Instilling Core Values
Becky officially joined the company in 1995, learning the financial side of the business and taking charge of bookkeeping. But her real passion is in shaping the culture of the company.

Water Street Solutions is not unique in designating a set of core values. What sets them apart, however, is their total devotion to the cause. When COO Mike Gustafson came aboard in 2011, for example, he told Becky that in all his experience working with Fortune 500 clients as a senior manager for Ernst & Young, he had never seen a company as committed to putting the client at the top of its pyramid of priorities. It would always be a company’s starting goal, but behind closed doors, he’d see strategies shift toward improving the bottom line. Becky and Darren refuse to let that be the case. Their belief is that by putting the farmer first, profits will follow.

Becky speaks of the company’s seven core values with a contagious enthusiasm. “Passion, integrity, commitment, loyalty, courage, and two that I don’t think you’ll find on many company lists,” she says. “Stewardship and servant leadership. “What those values breed is a culture that doesn’t reward politicking, backbiting or stepping on people to get where you want to go,” she explains. “It breeds a culture that says ‘We’re in this together, and you’d better help the people around you to get where they want to go to, because then the team is so much stronger.’”

In an effort to put forth this agenda, Becky created an intensive six-month orientation plan for all new employees. The guidelines mandate that every individual, regardless of position or rank, sit across the table from a farmer within their first few weeks on the job, because “there’s no better way for them to understand the impact of what we do.

“I tell all our new employees that I am the ‘guardian keeper of our culture.’ We put a lot of time into being very deliberate in protecting our core values and making sure people align with [them] and believe the same things we do. It makes for a great working environment,” she says.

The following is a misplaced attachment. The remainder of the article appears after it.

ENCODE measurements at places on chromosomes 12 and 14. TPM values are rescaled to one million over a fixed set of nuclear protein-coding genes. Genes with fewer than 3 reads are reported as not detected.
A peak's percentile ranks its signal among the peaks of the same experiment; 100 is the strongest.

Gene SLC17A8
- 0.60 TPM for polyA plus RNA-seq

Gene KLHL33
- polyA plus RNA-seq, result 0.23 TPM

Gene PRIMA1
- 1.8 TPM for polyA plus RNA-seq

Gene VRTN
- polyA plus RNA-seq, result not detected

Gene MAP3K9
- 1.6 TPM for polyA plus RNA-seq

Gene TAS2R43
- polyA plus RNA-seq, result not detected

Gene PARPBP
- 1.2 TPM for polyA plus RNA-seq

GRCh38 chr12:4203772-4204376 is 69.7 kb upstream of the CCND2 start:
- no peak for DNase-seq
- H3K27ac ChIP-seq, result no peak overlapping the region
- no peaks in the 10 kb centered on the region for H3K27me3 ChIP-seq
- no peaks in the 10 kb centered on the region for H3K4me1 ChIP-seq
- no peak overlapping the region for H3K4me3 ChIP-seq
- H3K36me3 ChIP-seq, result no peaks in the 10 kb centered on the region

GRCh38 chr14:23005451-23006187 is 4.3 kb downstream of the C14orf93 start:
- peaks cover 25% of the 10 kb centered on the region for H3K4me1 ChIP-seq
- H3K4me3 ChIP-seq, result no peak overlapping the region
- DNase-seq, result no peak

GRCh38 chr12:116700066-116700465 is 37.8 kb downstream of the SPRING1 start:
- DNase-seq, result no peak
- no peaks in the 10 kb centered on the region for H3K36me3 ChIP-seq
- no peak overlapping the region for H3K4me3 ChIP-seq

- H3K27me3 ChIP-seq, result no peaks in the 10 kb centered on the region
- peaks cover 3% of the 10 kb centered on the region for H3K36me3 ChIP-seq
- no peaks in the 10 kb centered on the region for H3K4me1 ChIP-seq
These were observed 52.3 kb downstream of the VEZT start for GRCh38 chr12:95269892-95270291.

Also among the new employee agenda: a homemade dinner at the Frye house. She believes this, too, promotes the family atmosphere on which the company prides itself.

All in the Family
In spite of the family-oriented goals of their own company, Darren and Becky have always encouraged their two children to pursue their own dreams, whether related to the business or not. But eventually, both daughter and son chose to join the company…and the company chose them. Becky ensured both stood on their own merits and passed the company's rigorous interview process to land their jobs.

Though Becky believes each family member’s role within the company complements each other, their vision for the line of succession for Water Street Solutions will likely be to develop an employee stock ownership plan, or ESOP.

“My husband and I are the ones who started the business, but it will probably not be our children who take it on. Our daughter has a great passion for her clients, but not necessarily to run the business. Those are two very different things. And our son is in crop insurance, [and] his passion is educating people….a CEO’s seat is so different than that.”

In 2008, faced with growth, the Fryes made the move to clarify their mission statement and vision. “We realized we had to say, ‘Decisions will be made on these core values. These must be our foundation, and we will never do anything—a strategy of the company, a promotion, anything—that violates these. This is where we hang our hat.’”

The vision: Sought after advisors empowering every farmer to fulfill their legacy. The ten words echo throughout the open structure of the renovated Water Street warehouse building, physically etched into the walls and internally infused by the company’s ‘guardian of culture.’ Here, the farmer reigns. »The company lives by Darren’s father’s motto: “If you take care of people, you’ll always have everything you need.” iBi